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Subprime Mortgage Crisis - Essay Example

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The subprime mortgage crisis is an ongoing economic problem manifesting itself through liquidity issues in the global banking system owing to foreclosures which accelerated in the United States in late 2006 and triggered a global financial crisis during 2007 and 2008…
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Subprime Mortgage Crisis
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Download file to see previous pages This all lies in the fundamental of economics that teaches us that diversification is king and solution for reducing financial risk. It has now come back to haunt us.
What can we learn from this That Harry Markowitz, father of financial risk management, and Thomas Friedman, father of globalization should maybe start writing about the correlation of such economics! Unfortunately, it is not that simple. But before we unleash an economic debate on this painful economic downturn we should intellectually dissect the individuals and the players responsible for the causes and facts that have resulted in the inevitable financial depression in the real estate industry. "It started with the real, it will end will real estate."
"Sub-Prime lending typically has been characterized as lending at relatively costly interest rates and fees to credit impaired or otherwise high risk borrowers." (Lax, Manti, Raca, & Zorn, 2004). Subprime loans are among the newly popular mortgage products, such as interest-only loans, for people with strained budgets, including first-time buyers. Homeowners increasingly use them to refinance and consolidate household debts when their credit scores fall in the wake of bankruptcy, high medical bills, or other setbacks. (Blanton, 2005). It is generally believed that the subprime borrowers emerge due to lack of the good credit history on their back and since there number grew historically therefore banks and financial institutions by spotting the opportunity started lending to them at higher interest rates due to the perceived risks involved in these subprime loans. Not only these subprime borrowers pay higher interest rates but they also pay higher upfront fees also at the time of booking their loans. Due to this profitable alterative, financial institutions take the risk and lend to those customers who would otherwise can not qualify for obtaining loans from the banking channels in the ordinary course of the business. In nutshell, we can say that subprime lending is lending to those who do not deserve it.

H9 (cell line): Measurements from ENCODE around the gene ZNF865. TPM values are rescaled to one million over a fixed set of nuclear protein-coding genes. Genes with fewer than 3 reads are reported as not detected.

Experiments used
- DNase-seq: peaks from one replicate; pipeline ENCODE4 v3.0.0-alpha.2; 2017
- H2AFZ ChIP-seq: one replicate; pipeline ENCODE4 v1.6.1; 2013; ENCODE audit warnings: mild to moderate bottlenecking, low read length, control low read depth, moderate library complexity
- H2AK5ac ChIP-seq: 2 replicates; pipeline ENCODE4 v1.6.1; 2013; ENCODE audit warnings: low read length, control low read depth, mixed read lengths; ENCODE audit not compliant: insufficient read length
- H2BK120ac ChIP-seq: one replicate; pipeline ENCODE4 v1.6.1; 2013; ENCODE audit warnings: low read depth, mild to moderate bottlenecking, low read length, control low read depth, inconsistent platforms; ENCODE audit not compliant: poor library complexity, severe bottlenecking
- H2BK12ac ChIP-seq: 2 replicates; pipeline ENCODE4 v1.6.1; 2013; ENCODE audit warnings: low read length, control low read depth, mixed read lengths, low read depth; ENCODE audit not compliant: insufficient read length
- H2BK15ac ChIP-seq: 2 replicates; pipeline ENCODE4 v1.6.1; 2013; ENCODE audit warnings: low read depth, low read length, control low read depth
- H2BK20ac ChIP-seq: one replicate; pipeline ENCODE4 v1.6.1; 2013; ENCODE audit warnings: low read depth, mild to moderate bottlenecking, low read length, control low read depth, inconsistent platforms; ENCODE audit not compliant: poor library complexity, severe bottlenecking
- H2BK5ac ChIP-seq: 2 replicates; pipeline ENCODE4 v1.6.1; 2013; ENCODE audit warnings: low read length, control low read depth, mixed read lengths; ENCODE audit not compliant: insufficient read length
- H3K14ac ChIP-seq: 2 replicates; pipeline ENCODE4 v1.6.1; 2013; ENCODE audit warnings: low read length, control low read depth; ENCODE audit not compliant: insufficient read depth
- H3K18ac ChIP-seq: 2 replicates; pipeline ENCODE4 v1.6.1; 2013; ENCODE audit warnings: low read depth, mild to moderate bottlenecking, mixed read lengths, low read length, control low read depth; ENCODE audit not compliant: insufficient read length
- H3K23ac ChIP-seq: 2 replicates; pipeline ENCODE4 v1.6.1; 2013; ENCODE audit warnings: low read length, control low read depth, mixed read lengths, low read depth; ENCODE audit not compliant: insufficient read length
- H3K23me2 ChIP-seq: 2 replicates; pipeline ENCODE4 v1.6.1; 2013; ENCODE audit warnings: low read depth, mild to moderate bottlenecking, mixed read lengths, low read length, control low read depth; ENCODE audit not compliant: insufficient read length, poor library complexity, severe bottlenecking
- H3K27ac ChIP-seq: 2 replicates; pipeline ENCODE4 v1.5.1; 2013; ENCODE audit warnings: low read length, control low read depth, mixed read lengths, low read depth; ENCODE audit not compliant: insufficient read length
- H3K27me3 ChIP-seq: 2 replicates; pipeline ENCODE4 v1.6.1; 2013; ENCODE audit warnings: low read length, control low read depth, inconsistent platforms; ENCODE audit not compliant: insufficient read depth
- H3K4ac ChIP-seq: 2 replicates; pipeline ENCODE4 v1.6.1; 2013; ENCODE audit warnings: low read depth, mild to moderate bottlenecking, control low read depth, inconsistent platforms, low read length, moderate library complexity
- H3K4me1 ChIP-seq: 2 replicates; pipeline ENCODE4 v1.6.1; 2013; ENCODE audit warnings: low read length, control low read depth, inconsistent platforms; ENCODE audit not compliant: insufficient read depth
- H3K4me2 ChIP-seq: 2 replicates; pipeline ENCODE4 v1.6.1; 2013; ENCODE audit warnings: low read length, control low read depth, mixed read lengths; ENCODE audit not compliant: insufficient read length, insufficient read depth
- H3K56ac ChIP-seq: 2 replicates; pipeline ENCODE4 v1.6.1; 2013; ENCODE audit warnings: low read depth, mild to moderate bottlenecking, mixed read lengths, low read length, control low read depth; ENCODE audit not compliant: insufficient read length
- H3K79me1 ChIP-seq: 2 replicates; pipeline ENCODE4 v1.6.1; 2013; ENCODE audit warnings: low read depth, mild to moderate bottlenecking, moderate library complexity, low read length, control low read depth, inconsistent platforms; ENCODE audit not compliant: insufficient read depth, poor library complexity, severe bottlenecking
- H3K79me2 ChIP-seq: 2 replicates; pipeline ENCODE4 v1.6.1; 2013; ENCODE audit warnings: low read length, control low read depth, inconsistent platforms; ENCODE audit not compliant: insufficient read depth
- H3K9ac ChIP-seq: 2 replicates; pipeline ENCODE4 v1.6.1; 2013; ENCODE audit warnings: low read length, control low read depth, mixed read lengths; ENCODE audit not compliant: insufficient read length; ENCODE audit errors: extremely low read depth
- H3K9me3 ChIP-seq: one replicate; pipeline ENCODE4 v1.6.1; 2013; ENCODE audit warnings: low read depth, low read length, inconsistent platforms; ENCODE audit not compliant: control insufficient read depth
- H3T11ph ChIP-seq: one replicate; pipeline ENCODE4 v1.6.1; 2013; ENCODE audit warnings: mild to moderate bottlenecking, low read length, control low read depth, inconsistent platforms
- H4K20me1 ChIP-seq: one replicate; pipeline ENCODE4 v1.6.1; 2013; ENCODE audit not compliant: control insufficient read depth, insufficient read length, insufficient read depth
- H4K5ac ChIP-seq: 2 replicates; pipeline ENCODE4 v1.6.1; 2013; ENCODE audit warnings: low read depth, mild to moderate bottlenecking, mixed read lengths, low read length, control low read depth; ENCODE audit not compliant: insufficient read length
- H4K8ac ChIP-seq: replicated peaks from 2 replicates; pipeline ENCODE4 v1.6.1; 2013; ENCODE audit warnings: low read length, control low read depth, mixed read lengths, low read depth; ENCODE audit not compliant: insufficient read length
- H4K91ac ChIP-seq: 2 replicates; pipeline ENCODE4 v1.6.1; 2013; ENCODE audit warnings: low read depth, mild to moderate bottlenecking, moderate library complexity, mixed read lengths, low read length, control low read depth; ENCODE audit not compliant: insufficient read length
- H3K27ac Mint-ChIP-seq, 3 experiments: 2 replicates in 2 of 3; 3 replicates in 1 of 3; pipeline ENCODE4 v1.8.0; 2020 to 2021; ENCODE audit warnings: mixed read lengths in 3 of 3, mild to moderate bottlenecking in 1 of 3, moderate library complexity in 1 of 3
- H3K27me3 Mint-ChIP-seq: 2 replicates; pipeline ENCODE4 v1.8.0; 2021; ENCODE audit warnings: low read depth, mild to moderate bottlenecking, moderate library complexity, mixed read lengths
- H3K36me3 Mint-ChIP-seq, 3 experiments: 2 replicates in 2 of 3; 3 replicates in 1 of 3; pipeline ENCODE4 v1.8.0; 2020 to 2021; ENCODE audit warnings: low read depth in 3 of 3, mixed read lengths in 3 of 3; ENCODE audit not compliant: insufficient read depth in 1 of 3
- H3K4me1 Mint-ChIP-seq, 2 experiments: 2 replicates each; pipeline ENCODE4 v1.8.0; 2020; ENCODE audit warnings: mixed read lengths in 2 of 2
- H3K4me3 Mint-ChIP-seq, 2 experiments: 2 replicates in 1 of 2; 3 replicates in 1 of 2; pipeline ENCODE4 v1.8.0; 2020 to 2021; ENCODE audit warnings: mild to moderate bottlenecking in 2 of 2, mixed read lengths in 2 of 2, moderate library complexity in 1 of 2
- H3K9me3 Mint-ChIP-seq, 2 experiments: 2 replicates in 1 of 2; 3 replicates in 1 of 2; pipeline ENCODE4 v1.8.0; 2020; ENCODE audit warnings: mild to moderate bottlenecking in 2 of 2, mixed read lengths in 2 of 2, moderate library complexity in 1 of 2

US Housing Bubble
Most of the subprime lending is made into the mortgages market of the Banks. Studies suggest that So-called subprime loans have helped boost US homeownership to a record 69 percent of households. They are being tapped by borrowers in all income ranges, who struggle with poor credit ratings stemming from modest incomes or excessive credit card or other debts. In Massachusetts, subprime loans, fueled by refinancing, have grown from 1.6 percent of mortgages in 2000 to 12.3 percent today. (Blanton, 2005).
Apart from that, the surge in the mortgage market was a result of generous monetary policy stance adapted by FED in order to ease the recession caused by the dot com bubble. Due to this reason, the interest rates were lowered by FED. This reduction in interest rates also induced financial institutions to lower the interest rates on the mortgages also. With the lowering interest rates, the demand for the homes increased which ultimately raised the prices for the new homes. In order to capture this rise in the property market, many financial institutions started easing off their standards to bring in more and more customers. This loosening in the standards allowed those borrowers to obtain mortgage loans who were otherwise not eligible to obtain the loans. Once these loans were obtained and subsequently securitized by the issuing financial ...Download file to see next pagesRead More
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